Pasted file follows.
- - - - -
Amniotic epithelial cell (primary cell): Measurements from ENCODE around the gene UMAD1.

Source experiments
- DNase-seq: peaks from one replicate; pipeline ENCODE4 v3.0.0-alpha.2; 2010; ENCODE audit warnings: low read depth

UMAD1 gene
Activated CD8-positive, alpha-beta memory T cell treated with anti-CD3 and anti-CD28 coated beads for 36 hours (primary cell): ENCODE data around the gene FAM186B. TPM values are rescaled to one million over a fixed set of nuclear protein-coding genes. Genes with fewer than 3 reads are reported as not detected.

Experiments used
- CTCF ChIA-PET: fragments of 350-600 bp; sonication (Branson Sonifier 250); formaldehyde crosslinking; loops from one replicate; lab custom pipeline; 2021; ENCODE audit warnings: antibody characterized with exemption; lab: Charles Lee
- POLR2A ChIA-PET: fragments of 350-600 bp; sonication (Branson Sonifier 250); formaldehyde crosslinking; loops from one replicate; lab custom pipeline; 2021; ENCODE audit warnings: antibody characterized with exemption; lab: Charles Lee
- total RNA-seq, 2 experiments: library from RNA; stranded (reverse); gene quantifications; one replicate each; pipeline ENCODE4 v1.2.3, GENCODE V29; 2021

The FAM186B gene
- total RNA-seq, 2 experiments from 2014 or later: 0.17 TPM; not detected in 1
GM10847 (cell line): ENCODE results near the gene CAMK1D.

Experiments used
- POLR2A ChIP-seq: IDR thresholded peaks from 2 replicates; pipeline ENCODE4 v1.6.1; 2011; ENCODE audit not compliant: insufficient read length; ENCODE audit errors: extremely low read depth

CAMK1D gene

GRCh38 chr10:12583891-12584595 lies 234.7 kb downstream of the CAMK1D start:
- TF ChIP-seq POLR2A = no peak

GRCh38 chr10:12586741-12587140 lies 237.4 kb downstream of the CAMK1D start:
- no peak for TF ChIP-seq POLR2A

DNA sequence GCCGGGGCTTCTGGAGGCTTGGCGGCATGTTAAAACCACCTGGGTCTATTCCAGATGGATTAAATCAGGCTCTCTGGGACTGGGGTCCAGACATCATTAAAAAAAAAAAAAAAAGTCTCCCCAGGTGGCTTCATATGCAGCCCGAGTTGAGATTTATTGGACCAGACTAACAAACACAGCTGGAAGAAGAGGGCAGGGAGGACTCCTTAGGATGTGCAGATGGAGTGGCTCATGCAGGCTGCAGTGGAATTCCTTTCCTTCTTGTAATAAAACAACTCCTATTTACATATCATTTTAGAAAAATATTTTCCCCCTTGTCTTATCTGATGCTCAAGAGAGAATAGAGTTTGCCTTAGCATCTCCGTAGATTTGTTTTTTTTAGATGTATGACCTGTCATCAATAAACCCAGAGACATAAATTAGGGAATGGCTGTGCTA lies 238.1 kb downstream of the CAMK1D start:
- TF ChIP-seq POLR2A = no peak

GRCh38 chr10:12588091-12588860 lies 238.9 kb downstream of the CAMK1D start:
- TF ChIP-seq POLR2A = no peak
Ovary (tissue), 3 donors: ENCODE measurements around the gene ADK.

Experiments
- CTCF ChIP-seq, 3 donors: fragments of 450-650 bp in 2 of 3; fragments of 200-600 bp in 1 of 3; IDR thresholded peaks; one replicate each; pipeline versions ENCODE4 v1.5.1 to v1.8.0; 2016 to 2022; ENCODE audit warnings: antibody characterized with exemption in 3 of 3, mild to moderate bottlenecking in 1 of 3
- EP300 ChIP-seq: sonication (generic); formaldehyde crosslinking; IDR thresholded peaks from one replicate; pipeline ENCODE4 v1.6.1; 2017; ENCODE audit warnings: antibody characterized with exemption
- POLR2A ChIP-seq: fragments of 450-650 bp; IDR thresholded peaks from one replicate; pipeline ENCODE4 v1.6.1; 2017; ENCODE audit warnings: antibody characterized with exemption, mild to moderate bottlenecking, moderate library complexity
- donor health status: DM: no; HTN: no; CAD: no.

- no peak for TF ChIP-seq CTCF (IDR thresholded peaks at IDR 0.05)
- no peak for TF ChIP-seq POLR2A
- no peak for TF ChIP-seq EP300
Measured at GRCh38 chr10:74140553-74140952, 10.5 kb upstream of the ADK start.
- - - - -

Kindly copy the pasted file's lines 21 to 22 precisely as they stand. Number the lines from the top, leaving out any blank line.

- TF ChIP-seq POLR2A = no peak

GRCh38 chr10:12588091-12588860 lies 238.9 kb downstream of the CAMK1D start: